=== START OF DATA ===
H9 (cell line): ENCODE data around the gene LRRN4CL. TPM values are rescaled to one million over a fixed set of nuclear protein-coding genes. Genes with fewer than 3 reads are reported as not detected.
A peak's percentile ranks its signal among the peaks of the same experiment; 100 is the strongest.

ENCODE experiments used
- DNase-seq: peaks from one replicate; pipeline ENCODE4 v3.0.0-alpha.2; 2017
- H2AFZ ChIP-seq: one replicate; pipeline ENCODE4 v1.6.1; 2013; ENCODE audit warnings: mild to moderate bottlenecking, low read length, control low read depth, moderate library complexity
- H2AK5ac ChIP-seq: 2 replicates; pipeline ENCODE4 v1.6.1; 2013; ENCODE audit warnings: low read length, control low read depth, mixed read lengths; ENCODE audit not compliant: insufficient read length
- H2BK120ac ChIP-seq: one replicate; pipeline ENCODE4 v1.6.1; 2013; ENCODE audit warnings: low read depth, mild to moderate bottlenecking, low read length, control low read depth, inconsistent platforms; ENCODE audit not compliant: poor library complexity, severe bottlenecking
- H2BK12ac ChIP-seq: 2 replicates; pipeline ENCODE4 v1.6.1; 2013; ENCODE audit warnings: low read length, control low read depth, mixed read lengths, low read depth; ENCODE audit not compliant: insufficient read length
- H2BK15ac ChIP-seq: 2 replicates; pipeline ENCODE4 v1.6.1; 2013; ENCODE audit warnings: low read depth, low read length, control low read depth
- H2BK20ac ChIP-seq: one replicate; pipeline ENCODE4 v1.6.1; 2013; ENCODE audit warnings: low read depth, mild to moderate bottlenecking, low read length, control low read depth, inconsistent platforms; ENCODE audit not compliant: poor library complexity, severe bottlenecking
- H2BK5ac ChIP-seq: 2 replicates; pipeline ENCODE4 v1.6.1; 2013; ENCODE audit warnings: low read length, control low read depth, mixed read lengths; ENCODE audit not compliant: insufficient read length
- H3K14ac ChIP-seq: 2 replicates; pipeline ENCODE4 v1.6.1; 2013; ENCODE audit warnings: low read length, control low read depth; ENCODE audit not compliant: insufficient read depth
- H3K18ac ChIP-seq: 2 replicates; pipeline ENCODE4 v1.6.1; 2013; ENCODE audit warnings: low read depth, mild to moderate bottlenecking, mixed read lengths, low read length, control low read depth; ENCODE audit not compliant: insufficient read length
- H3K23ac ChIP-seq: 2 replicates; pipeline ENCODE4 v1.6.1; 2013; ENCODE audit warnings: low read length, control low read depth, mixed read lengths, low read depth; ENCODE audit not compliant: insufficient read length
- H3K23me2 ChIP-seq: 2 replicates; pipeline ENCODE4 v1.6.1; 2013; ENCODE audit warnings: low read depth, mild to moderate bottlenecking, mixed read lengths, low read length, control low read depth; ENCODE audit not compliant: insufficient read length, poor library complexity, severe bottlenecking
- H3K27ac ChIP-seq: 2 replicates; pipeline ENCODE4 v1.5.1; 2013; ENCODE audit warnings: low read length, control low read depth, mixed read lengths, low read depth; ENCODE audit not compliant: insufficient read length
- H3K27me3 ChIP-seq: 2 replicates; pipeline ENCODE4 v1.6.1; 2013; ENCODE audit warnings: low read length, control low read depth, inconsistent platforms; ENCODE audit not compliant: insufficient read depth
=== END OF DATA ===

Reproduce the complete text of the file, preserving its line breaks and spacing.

H9 (cell line): ENCODE data around the gene LRRN4CL. TPM values are rescaled to one million over a fixed set of nuclear protein-coding genes. Genes with fewer than 3 reads are reported as not detected.
A peak's percentile ranks its signal among the peaks of the same experiment; 100 is the strongest.

ENCODE experiments used
- DNase-seq: peaks from one replicate; pipeline ENCODE4 v3.0.0-alpha.2; 2017
- H2AFZ ChIP-seq: one replicate; pipeline ENCODE4 v1.6.1; 2013; ENCODE audit warnings: mild to moderate bottlenecking, low read length, control low read depth, moderate library complexity
- H2AK5ac ChIP-seq: 2 replicates; pipeline ENCODE4 v1.6.1; 2013; ENCODE audit warnings: low read length, control low read depth, mixed read lengths; ENCODE audit not compliant: insufficient read length
- H2BK120ac ChIP-seq: one replicate; pipeline ENCODE4 v1.6.1; 2013; ENCODE audit warnings: low read depth, mild to moderate bottlenecking, low read length, control low read depth, inconsistent platforms; ENCODE audit not compliant: poor library complexity, severe bottlenecking
- H2BK12ac ChIP-seq: 2 replicates; pipeline ENCODE4 v1.6.1; 2013; ENCODE audit warnings: low read length, control low read depth, mixed read lengths, low read depth; ENCODE audit not compliant: insufficient read length
- H2BK15ac ChIP-seq: 2 replicates; pipeline ENCODE4 v1.6.1; 2013; ENCODE audit warnings: low read depth, low read length, control low read depth
- H2BK20ac ChIP-seq: one replicate; pipeline ENCODE4 v1.6.1; 2013; ENCODE audit warnings: low read depth, mild to moderate bottlenecking, low read length, control low read depth, inconsistent platforms; ENCODE audit not compliant: poor library complexity, severe bottlenecking
- H2BK5ac ChIP-seq: 2 replicates; pipeline ENCODE4 v1.6.1; 2013; ENCODE audit warnings: low read length, control low read depth, mixed read lengths; ENCODE audit not compliant: insufficient read length
- H3K14ac ChIP-seq: 2 replicates; pipeline ENCODE4 v1.6.1; 2013; ENCODE audit warnings: low read length, control low read depth; ENCODE audit not compliant: insufficient read depth
- H3K18ac ChIP-seq: 2 replicates; pipeline ENCODE4 v1.6.1; 2013; ENCODE audit warnings: low read depth, mild to moderate bottlenecking, mixed read lengths, low read length, control low read depth; ENCODE audit not compliant: insufficient read length
- H3K23ac ChIP-seq: 2 replicates; pipeline ENCODE4 v1.6.1; 2013; ENCODE audit warnings: low read length, control low read depth, mixed read lengths, low read depth; ENCODE audit not compliant: insufficient read length
- H3K23me2 ChIP-seq: 2 replicates; pipeline ENCODE4 v1.6.1; 2013; ENCODE audit warnings: low read depth, mild to moderate bottlenecking, mixed read lengths, low read length, control low read depth; ENCODE audit not compliant: insufficient read length, poor library complexity, severe bottlenecking
- H3K27ac ChIP-seq: 2 replicates; pipeline ENCODE4 v1.5.1; 2013; ENCODE audit warnings: low read length, control low read depth, mixed read lengths, low read depth; ENCODE audit not compliant: insufficient read length
- H3K27me3 ChIP-seq: 2 replicates; pipeline ENCODE4 v1.6.1; 2013; ENCODE audit warnings: low read length, control low read depth, inconsistent platforms; ENCODE audit not compliant: insufficient read depth